At first I thought that this pasta was not actually that different from the usual sort but then I realized that I already buy a high quality pasta. Therefore, what this meant was that Garofalo was standing up to a very high standard indeed. In fact, Hannah now has to take pasta from home to school for her cooking because in innocently trying the standard American sorts she has been greatly disappointed.

Garofalo is not only delicious but affordable. I see that:
Garofalo Signature pastas retail for $2.49 per pound and are available at popular
supermarkets including A&P, Kings and Costco, as well as New York based specialty
food retailers such as Food Emporium, D’Agostino and independent specialty food
stores in Chelsea Market.
Here's the complete list as well as an email address if you need another source.

Highly recommended.

Thursday, April 23, 2009

1-2-3-4 Peanut Butter Cookies

Rose is in a speech class in college. She has to make a persuasive speech and eschews the other very serious topics others have spoken about. For one thing, she's in a fine arts college and astutely notes, "You already know which side they're going to be on for those issues in our school and no one ever changes their mind on that stuff from those kind of speeches."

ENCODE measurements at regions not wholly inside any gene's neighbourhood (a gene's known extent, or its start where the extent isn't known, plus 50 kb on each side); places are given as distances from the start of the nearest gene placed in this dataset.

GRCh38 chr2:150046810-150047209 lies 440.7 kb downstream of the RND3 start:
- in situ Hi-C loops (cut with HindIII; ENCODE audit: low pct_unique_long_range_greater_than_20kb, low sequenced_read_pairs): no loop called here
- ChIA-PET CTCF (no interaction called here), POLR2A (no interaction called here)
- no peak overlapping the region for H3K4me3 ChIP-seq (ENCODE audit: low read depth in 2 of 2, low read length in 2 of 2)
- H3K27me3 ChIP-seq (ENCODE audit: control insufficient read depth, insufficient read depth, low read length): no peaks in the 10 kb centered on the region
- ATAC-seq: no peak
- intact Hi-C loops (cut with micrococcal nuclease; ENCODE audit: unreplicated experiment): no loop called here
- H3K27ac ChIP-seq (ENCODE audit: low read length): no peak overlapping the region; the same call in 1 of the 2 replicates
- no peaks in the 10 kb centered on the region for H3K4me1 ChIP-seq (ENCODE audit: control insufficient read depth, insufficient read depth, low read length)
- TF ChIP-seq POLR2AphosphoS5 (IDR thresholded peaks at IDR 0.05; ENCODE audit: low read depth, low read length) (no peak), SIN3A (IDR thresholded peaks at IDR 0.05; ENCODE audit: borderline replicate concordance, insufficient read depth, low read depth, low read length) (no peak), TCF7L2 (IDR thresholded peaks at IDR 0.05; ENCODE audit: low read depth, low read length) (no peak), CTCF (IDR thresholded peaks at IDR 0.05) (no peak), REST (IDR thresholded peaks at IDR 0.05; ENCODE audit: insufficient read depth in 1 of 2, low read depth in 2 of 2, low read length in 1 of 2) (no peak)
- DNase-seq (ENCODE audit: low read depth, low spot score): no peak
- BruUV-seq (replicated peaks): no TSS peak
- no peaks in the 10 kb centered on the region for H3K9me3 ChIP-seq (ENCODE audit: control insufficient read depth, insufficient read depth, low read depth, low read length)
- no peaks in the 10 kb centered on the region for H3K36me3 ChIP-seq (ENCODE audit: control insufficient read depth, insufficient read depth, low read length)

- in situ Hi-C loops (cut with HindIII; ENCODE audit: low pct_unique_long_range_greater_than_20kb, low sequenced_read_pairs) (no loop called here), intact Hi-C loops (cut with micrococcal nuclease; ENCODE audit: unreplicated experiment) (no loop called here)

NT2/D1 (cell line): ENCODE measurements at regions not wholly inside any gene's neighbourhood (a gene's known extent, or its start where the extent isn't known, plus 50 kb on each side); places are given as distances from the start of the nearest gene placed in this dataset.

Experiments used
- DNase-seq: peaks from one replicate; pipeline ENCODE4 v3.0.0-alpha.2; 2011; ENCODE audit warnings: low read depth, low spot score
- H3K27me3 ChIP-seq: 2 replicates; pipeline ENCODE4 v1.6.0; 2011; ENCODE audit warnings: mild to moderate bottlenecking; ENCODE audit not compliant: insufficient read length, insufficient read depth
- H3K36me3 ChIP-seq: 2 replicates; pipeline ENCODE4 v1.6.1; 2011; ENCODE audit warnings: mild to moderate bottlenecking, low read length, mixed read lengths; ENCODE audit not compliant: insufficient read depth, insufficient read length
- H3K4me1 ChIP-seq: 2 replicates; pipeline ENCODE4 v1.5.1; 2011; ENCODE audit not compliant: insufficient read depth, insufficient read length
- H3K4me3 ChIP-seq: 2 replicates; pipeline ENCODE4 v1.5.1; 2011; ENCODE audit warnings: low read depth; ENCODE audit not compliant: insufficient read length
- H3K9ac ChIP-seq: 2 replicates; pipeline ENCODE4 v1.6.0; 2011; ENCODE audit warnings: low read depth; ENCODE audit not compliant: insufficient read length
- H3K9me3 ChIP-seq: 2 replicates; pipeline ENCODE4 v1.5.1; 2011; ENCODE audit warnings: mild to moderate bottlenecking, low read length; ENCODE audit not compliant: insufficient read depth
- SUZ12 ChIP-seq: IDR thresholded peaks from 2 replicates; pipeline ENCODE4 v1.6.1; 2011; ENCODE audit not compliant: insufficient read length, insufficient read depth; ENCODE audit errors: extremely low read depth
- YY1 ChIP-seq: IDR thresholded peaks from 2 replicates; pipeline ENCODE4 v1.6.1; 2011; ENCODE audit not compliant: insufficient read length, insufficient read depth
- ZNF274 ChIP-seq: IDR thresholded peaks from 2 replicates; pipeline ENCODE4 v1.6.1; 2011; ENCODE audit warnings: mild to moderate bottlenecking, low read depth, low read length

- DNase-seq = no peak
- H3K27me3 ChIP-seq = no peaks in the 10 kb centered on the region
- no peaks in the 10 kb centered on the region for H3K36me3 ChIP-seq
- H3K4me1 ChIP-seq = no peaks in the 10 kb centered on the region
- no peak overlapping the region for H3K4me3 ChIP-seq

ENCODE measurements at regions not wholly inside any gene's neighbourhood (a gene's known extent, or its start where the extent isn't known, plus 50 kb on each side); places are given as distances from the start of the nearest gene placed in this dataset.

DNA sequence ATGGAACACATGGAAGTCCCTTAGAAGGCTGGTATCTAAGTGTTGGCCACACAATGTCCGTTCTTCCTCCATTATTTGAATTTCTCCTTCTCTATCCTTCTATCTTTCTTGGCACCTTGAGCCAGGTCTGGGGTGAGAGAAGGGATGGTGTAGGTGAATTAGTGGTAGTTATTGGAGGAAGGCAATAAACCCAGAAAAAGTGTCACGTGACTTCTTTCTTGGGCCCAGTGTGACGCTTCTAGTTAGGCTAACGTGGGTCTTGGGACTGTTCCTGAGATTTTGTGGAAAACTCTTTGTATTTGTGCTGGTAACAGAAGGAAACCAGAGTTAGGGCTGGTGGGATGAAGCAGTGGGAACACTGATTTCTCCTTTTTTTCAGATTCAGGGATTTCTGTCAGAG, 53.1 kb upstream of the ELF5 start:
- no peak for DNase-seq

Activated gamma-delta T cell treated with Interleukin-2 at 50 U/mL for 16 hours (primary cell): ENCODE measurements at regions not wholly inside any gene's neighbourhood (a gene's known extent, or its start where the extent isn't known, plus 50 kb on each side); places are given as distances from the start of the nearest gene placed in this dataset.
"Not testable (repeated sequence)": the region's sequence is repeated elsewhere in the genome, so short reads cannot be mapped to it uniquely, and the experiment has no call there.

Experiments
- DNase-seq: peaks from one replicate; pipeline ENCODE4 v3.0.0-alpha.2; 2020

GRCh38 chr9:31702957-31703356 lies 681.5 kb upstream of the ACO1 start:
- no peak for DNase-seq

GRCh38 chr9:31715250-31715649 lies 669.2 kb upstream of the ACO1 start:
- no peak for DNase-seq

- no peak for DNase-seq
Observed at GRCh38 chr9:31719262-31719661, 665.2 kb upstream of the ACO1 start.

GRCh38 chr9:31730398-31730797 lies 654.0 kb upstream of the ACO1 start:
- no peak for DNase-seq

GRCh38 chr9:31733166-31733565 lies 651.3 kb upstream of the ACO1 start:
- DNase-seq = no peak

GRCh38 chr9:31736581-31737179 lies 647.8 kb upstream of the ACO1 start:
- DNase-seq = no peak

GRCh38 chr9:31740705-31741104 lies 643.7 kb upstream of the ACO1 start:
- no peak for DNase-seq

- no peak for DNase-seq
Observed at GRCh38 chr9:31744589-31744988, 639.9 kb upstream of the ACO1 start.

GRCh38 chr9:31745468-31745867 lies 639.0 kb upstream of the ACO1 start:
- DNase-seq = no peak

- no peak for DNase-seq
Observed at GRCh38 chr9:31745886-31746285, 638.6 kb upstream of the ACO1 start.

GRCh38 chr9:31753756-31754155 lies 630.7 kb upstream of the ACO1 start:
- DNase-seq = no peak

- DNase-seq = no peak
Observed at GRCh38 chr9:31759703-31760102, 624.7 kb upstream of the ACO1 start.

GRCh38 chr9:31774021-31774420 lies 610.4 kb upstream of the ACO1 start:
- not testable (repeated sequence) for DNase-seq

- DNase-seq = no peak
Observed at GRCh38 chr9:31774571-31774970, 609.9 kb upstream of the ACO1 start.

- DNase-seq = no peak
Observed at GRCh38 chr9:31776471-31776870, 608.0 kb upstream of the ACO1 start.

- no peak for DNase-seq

She went on, "I want to lighten it up. I want to talk them into baking. Everyone should bake. It will improve their lives."

No kidding.

Issues come and issues go. Meanwhile, cooking and baking continue in the background to improve lives, families, and ... dare I say it ... to restore our souls in this increasingly jaded world.

She will be touching on the fact that baking frozen lumps of cookie dough from a bag is not baking. That is merely being a technician. As well, she'll be informing classmates on the superiority in taste, health, quality, price, etc. of homemade versus store bought.

Here's the recipe she's going to give her classmates at the end of the speech. It is from The King Arthur Flour Cookie Companion. It has the unique quality of being a cookie recipe with no flour in it. Both easy and delicious, I recall well when Rose baked these for us. I recommend you bake a batch for yourselves.

1-2-3-4 Peanut Butter Cookies

1 cup (9-1/2 ounces) creamy or chunky peanut butter
1 large egg
1 cup (7 ounces) sugar
1 teaspoon baking soda

Preheat the oven to 375 F. Line two baking sheets with parchment (for easier cleanup, but sheets can be left unlined, and ungreased, if you prefer).

In a medium-sized bowl, beat together the peanut butter, egg, sugar and baking soda until smooth. Drop the dough by the teaspoonful onto the prepared baking sheet.

Bake the cookies for 10 minutes, or until they appear set. Remove them from the oven and cool on the pan for 5 minutes before transferring them to a rack to cool completely.

Wednesday, April 08, 2009

A Good Looking Shrimp Recipe for Upcoming Fast Day ...

... or for any day to tell the truth.

The photos and description of this Greek shrimp dish look so good that I wanted to throw this link out to everyone. Though the mention mastic resin gives me some pause as I think of ... however, that must mean it is truly authentic as you can find when you read this interesting article.